I grew up in a little town called Capreol – about twenty miles north of Sudbury. I am talking high north boondocks – just a little town built up around a bend in the Vermillion River.
I loved that little town.
Capreol was a junction for the CNR and the CPR. This is the town where the two railroad lines shook hands and said howdy. My grandfather, Hanlan Vernon, worked as superintendent of the shops – where they worked and repaired the big locomotives.
I could spin this whole blog entry into a long running free form of nostalgia – but what I really wanted to talk about was the Audion Theatre.
The theatre was built in 1923 by Henry Plexman. It was built with people in mind – complete with what they referred to as “The Crying Room” – a separate room at the back of the theatre from which parents with babies could watch the movies without disturbing any of the rest of the audience with the sound of their crying babies. Plexman’s daughter, Jean Bilsborough, worked in the ticket booth and at the snack bar. Back then it was called the Imperial Theatre – and it ran Roy Rogers and Johnny Weismuller and the Bowery Boys movies regularly.
In 1943 Plexman put the theatre up for sale. His daughter Jean and her husband Harry Bilsborough bought the theatre and renamed it the Audion Theatre.
Like I said, I grew up focussed on that theatre. There was a new double bill every week and I always waited breathlessly for the new program to come out. It would be run off on colored paper on a ditto machine and would show every movie that was coming out that month. I would save up my paper route money and what I could collect from the empty pop bottles I would scavenge and bring for a deposit to Mazzuca’s IGA – our local grocery store.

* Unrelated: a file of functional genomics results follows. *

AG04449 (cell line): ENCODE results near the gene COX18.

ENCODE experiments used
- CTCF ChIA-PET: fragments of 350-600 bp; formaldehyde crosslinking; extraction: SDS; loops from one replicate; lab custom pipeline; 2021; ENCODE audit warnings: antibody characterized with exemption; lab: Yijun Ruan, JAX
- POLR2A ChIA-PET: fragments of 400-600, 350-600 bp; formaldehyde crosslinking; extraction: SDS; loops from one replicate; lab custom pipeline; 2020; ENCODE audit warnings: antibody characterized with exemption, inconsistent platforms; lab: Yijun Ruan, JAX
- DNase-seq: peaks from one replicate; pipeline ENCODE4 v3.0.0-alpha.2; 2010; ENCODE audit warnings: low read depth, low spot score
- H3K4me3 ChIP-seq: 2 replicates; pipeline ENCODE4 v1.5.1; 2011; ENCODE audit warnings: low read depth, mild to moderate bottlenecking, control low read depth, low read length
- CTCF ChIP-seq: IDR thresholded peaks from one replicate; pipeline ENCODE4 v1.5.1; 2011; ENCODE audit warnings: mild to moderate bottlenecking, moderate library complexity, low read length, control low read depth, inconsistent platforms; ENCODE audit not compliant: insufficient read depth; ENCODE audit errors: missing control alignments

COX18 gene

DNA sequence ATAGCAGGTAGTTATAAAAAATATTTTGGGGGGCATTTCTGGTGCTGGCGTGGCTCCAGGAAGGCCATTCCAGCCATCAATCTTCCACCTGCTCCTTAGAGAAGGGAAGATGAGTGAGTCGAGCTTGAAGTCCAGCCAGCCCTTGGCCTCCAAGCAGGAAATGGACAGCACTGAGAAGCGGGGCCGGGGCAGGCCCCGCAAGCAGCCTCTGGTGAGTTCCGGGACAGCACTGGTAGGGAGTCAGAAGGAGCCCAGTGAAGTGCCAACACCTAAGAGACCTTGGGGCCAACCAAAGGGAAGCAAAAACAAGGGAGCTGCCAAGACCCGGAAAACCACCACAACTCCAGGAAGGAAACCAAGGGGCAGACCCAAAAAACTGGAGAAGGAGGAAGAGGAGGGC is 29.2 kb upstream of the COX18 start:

Back then I was watching John Wayne and Kirk Douglas go up against the War Wagon. I watched Mike Henry as Tarzan – (in a suit?) butt-kicking the Barcuna the Jaguar Man. I watched Peter Cushing stake his life on killing Dracula in about six or eight different Dracula movies.
And in 1968 I saw THE GREEN SLIME.
I was ten years old when I saw this movie. I remember being scared and a little confused. I wasn’t always sure what was going on in the movie – but when those creepy one-eyed June-bug-critters started climbing all over the space station and the lasers started blasting I knew exactly where I was – in the middle of a space monster movie!
I saw it again last night. I had DVR’d it from the Turner Movie Channel – (and I by god, love, the Turner Channel).
Did it hold up.
Well, not exactly.
I really dug the cool Thunderbirds-style special effects. All of those rockets ships and space stations and the occasional wire – it is way wicked cool in a geeky uber-ten-year-old kind of fashion. I have a great appreciation for this old school SFX approach. It feels so much like something that somebody jury-rigged in a basement over a long summer of time on their hands. There is none of that slick Hollywood CGI that has almost spoiled things for the old school cheese fanatics such as myself.